The ruins of the Discalced Carmelites Monastery in Zagórz
The monastery of the Discalced Carmelites in Zagórz was founded by Jan Franciszek Stadnicki, the voivode of Wołyń and the owner of the so-called „Lesko country”. Although we don’t know the foundation act, it is possible to assume, based on the historical documents, that the construction works on this investment began in the late 17th and early 18th century, probably back in the year 1700, and lasted for the next three decades. Right before his death, Stadnicki gave a regular fund to the Carmelites, so they could maintain 12 soldiers of noble origins. On August 24th 1714, the Carmelites were officially introduced to the new foundation by Jan Kazimierz de Alten Bokum, the bishop of Przemyśl, who by the way also dug in the cornerstone under the construction of the church.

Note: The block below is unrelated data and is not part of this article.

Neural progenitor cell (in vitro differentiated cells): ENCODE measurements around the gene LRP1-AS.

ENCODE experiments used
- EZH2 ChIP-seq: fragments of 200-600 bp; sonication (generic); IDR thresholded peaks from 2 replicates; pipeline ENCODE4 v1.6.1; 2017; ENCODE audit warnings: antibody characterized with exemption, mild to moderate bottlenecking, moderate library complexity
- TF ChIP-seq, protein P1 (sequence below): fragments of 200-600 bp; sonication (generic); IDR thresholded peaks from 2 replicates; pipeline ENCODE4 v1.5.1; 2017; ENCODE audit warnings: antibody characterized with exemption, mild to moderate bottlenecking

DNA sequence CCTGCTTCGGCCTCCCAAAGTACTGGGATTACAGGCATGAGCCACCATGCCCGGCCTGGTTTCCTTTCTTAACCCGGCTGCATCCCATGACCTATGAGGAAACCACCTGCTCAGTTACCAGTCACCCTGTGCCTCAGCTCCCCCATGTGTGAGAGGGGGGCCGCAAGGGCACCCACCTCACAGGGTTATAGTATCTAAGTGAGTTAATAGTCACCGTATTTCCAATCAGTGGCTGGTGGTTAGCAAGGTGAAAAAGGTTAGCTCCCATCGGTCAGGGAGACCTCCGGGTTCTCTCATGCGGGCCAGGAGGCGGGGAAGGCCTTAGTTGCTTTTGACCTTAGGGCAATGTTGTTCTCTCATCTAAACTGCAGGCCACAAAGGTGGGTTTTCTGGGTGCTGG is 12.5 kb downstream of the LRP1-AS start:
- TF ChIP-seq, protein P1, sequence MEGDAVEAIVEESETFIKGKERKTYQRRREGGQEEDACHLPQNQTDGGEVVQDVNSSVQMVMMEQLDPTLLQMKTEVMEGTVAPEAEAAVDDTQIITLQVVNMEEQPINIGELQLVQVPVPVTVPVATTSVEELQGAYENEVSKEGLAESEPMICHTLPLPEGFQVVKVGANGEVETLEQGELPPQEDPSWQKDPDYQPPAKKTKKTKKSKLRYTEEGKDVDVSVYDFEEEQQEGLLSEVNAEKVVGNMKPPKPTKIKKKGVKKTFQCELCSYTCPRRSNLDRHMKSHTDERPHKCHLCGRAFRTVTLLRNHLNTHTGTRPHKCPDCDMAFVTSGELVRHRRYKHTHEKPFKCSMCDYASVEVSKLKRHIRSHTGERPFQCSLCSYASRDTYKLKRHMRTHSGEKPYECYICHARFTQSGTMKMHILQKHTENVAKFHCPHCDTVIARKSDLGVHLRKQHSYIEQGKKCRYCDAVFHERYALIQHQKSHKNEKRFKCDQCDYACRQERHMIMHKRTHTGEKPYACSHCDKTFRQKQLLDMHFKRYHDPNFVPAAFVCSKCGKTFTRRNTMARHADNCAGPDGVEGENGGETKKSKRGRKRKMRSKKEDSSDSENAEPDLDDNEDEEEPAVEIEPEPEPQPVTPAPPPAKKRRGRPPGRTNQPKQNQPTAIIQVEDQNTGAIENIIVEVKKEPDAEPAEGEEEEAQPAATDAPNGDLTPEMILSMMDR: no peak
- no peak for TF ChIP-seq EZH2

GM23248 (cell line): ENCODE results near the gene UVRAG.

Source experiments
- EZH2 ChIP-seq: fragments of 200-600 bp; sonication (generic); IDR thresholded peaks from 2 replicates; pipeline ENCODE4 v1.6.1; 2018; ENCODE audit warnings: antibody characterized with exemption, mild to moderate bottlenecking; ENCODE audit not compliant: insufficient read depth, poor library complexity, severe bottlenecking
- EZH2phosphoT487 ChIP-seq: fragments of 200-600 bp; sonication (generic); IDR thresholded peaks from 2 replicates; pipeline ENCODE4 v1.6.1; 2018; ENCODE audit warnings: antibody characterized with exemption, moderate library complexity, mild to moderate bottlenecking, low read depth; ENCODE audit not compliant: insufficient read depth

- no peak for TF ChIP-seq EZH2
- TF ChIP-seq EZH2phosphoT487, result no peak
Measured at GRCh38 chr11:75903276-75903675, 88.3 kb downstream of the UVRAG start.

As much as the costs of the construction of the monastery complex were the responsibility of Jan Franciszek Stadnicki, the interior and the equipment of the church was largely financed by his daughter, Anna Stadnicka. The construction of the temple was probably finished in 1733, but the residence in Zagórz was already raisded to the rank of the prior seven years earlier. At the same time when the church and the monastery were constructed, the economic buildings were also created, and after the year 1730 – the defensive walls with fortifications were established as well.
The period of the greatness of the Carmelites Monastery in Zagórz lasted until the first partition of Poland. During the Bar Confederation, the monastery became shelter for the insurgents, who were murdered by the Russian army lead by general Iwan Drewicz on November 29th 1772.